Bermuda Slave Registers from 1821 and 1834
The Ombudsman for Bermuda, Arlene Brock, has made available two extensive databases made from the 1821 and 1834 Slave Registers which are held in the Bermuda Archives. The original hand-written Registers were created to facilitate compensation for slave-owners when the slaves would be emancipated. They provide a unique record and valuable research tool for many people who are tracing family or community history.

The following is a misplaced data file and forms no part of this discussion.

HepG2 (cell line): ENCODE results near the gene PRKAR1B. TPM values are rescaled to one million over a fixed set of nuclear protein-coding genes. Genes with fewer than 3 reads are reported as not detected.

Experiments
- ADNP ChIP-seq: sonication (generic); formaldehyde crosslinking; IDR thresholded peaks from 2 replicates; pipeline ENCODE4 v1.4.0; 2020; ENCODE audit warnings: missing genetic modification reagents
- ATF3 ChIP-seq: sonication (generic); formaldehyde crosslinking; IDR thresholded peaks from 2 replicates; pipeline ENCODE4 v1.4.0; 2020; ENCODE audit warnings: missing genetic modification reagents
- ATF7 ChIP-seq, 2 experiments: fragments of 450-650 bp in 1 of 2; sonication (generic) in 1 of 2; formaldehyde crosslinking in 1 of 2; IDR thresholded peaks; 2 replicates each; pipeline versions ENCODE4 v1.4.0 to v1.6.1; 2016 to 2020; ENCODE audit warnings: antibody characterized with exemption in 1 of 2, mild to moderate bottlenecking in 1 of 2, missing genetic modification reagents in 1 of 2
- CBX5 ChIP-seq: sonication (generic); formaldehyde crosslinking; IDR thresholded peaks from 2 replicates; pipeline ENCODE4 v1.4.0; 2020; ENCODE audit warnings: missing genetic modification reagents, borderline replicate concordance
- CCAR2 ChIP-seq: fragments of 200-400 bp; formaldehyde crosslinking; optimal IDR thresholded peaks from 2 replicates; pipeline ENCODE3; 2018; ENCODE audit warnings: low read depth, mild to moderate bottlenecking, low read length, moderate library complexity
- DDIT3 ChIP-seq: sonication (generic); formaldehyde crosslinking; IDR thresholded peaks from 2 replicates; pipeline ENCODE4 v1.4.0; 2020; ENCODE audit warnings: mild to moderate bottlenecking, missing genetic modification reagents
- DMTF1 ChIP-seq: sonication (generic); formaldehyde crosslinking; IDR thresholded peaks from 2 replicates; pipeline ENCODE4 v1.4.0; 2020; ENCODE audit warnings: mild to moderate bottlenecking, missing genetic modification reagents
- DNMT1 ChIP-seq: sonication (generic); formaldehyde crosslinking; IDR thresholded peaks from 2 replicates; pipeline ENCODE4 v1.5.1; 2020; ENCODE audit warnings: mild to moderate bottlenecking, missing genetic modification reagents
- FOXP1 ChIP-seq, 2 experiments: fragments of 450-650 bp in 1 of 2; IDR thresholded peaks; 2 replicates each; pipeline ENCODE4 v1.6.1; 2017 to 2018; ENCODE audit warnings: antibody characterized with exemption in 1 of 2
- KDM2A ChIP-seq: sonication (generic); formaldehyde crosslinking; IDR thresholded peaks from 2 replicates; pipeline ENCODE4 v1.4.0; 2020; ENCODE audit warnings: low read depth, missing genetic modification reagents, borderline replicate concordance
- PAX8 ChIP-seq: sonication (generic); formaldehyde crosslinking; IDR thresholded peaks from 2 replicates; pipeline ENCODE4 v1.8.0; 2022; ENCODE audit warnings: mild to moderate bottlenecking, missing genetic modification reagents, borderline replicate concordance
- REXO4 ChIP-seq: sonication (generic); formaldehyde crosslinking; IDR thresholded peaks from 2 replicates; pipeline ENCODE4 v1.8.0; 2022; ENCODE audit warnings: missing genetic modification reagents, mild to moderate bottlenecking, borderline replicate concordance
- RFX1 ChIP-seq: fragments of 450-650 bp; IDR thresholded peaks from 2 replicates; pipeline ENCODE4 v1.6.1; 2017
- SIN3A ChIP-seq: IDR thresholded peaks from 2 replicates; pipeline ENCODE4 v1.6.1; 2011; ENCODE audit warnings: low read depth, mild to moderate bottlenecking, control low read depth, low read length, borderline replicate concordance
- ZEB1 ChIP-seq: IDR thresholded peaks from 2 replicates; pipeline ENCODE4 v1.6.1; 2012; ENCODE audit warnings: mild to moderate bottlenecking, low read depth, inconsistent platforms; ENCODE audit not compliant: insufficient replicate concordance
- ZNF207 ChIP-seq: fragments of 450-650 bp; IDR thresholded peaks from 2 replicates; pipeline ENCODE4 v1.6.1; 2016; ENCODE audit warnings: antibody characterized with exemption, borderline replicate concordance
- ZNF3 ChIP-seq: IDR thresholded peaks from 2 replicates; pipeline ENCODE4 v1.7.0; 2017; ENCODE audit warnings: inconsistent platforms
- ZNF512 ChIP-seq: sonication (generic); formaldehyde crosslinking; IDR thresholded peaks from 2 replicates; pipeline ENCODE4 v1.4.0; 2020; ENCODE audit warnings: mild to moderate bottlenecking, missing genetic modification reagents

The databases were developed in searchable Excel format by Dr. Virginia Bernhard of the University of St. Thomas in Houston. They set out the names of owners, the total number of slaves and sex of the owners, the names of slaves, their sex, colour and work. Sadly they do not record the ages and birth places of the slaves, which are therefore only available from the originals on microfilm in the Bermuda Archives. Dr. Bernhard wanted to make these research tools available to the public, and the Bermuda Ombudsman has done so by releasing them to the Trust and two other organisations in Bermuda. In turning these databases over to the Ombudsman, Dr. Bernhard stated: “The Slave Registers are such a treasure. I have no objection to making the databases public – this is my way of saying thank you to Bermuda “. However, she stressed: “these are academic working lists. They are not perfect – there are some gaps and spelling errors”. The Archives are developing their own Slave Register database, but in the meantime the databases developed by Dr Bernhard will serve as useful tools for researchers.